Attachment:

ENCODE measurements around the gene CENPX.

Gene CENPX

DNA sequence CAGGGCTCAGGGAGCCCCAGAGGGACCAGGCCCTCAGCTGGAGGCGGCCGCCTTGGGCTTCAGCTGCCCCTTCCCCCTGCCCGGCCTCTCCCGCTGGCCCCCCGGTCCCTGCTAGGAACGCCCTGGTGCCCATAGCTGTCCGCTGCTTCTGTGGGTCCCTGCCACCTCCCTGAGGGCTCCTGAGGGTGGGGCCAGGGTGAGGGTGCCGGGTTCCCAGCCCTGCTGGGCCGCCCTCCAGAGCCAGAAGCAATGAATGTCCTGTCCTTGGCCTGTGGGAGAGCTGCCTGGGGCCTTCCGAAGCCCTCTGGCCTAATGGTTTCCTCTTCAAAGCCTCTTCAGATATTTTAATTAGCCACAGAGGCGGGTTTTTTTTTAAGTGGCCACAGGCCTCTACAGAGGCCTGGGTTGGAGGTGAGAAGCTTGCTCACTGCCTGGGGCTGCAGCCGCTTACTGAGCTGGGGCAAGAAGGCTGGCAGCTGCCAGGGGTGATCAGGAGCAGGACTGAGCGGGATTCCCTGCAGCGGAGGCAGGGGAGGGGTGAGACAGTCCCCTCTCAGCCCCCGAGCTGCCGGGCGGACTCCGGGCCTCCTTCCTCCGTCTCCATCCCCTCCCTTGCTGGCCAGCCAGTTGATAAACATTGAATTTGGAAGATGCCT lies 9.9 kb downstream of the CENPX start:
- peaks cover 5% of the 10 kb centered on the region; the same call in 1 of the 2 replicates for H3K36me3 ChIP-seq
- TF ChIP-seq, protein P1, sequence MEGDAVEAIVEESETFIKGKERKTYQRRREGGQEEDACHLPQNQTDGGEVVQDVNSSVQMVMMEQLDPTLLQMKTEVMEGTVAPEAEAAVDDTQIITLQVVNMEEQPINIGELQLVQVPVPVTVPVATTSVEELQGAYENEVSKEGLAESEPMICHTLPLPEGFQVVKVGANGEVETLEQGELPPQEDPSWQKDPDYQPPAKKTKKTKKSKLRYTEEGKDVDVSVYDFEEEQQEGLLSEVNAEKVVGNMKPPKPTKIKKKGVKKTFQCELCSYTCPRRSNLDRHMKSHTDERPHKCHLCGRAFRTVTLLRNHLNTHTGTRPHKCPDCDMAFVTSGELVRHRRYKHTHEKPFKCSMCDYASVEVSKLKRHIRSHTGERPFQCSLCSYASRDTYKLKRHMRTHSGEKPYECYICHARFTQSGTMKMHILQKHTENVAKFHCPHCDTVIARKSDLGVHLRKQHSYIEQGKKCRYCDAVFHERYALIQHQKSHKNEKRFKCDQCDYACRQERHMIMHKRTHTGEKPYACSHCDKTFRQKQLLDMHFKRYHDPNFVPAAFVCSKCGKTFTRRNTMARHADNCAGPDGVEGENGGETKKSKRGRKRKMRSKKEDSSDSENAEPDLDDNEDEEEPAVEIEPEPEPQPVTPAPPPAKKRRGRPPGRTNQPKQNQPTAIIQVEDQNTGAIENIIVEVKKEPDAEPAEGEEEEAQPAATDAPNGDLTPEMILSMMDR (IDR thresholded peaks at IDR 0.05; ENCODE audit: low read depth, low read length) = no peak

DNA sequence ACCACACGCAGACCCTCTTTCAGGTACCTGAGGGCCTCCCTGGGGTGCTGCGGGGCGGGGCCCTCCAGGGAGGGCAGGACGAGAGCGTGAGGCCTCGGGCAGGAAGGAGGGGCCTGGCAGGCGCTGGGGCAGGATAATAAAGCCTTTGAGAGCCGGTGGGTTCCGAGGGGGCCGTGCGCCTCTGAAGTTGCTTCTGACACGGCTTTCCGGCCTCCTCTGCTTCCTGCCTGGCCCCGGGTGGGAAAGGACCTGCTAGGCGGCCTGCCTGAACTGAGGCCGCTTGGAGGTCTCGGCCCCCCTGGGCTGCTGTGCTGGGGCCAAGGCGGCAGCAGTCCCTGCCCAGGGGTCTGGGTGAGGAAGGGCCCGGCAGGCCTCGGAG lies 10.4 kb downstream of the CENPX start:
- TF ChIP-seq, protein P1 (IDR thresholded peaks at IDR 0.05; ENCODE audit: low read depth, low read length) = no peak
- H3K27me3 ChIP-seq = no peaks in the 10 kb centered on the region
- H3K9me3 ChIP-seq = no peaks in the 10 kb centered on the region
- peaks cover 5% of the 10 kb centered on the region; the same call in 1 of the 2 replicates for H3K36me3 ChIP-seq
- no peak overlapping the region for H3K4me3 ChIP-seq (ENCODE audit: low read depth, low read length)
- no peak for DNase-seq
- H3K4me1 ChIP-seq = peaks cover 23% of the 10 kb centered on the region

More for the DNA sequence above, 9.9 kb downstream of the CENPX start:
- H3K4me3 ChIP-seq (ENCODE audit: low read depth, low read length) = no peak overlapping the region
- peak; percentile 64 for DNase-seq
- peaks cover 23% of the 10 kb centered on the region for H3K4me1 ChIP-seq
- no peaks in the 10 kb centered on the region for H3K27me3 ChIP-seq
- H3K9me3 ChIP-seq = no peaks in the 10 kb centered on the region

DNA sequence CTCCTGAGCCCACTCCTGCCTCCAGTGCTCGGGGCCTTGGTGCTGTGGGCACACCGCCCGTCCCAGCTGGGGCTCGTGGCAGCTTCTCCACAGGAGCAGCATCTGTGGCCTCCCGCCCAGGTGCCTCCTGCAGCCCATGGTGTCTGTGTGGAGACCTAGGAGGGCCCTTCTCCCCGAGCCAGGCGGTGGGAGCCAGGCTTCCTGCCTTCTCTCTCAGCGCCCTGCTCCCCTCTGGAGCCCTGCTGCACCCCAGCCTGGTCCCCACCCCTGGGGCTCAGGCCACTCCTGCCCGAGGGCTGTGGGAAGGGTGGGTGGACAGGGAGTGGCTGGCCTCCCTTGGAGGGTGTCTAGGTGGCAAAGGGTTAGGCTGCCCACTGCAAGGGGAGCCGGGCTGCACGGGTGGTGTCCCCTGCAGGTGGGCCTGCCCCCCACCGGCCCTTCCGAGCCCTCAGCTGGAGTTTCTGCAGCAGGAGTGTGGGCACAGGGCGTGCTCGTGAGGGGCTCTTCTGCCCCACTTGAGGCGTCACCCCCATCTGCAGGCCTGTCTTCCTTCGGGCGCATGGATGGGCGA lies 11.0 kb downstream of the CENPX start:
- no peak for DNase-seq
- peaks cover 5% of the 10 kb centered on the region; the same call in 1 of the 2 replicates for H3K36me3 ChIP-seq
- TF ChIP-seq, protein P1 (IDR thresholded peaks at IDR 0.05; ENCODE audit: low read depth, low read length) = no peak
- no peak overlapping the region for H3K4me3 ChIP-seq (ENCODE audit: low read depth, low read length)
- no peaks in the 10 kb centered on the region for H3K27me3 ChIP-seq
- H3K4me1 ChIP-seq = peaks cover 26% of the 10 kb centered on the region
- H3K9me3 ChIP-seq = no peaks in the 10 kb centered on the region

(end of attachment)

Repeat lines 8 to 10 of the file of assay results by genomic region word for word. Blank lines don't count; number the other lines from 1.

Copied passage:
- H3K27me3 ChIP-seq = no peaks in the 10 kb centered on the region
- H3K9me3 ChIP-seq = no peaks in the 10 kb centered on the region
- peaks cover 5% of the 10 kb centered on the region; the same call in 1 of the 2 replicates for H3K36me3 ChIP-seq